This set me to pondering on just how much expertise teachers bring to their profession. Inexplicably, the public view of teaching seems to be more in line with George Bernard Shaw’s jibe: ‘He who can, does. He who cannot, teaches’ or Woody Allen’s modification ‘Those who can, do. Those who can’t, teach. Those who can’t teach, teach gym.’

I would argue the opposite.

Teaching a concept or skill actually requires a far more profound understanding than simply using it, which is why ‘peer-teaching’ is such an effective classroom strategy. Nor does the ability to teach arise automatically from mastery of the subject – witness how the most capable students can flounder when asked to ‘peer-teach’ an item. Naturally gifted mathematicians or linguists do not necessarily make the best teachers of Maths or Languages – quite the opposite. It is often the struggle for mastery, including the analysis of the skills needed, reflection on the difficulties, and the development of strategies for overcoming them, that builds the framework of understanding of the learning process and empathy for the learner that makes for effective teaching. This can be observed very well in sports. The number of top coaches who a) did not reach the highest levels as players in their sport and b) were teachers before they became coaches is far too high to be a coincidence. In international rugby alone the list includes Graham Henry (NZ All Blacks), Declan Kidney (Ireland), Stuart Lancaster (England), Brian Ashton (England), Eddie O’Sullivan (Australia) and Bill Dickinson (Scotland). From soccer can be added Jose Mourinho (Real Madrid), Roy Hodgson (England) and Rafael Benitez (Chelsea). Dig into your own favourite sport and you will find many more. In Shaw’s words, they could not do, so they taught, and I would suggest that it was the skills they learned while qualifying and practising as teachers, combined with the insights gained by having to think about their chosen sport (rather than rely on natural genius or instinct) that enabled them to become such effective communicators and transmitters of skills.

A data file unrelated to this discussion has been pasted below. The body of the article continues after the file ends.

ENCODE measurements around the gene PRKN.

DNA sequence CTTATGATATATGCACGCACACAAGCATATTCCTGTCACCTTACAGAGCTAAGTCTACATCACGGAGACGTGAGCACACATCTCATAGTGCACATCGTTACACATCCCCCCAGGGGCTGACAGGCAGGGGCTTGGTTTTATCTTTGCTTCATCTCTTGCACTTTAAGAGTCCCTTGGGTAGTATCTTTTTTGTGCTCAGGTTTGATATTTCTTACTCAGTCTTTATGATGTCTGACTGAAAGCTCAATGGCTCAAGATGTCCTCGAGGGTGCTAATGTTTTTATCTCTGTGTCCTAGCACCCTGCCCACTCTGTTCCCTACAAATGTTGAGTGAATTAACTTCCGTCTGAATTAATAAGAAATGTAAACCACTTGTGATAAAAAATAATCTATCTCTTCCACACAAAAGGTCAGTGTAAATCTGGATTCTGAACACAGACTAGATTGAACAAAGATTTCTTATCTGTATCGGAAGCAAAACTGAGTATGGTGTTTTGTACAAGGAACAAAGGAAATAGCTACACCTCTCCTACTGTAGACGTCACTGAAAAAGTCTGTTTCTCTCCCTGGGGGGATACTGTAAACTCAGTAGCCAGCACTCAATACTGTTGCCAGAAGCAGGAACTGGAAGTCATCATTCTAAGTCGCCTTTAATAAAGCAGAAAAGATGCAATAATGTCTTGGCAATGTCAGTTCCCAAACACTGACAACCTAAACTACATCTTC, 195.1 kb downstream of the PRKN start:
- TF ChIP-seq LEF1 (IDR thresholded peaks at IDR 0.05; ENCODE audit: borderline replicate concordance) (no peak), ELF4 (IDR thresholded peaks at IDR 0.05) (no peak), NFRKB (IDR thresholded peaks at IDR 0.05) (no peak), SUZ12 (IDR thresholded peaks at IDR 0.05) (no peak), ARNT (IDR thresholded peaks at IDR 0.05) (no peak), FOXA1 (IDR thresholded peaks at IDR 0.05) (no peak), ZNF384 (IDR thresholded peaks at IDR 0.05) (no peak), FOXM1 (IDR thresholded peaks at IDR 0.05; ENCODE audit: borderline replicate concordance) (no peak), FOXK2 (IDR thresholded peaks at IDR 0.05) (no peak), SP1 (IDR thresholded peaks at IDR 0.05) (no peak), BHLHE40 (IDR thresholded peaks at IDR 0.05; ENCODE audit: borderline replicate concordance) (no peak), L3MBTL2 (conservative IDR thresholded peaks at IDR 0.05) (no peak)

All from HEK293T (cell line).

Outstanding teachers are as rare as outstanding ‘doers’. They are also far more valuable, given the number of lives that they help shape. As Shaw and Allen might have said if they had gone for accuracy rather than wit:

Those who can teach make it possible for others to learn how to do (and that applies to gym teachers as well!)

“The world is full of suffering, it is also full of overcoming it.” Helen Keller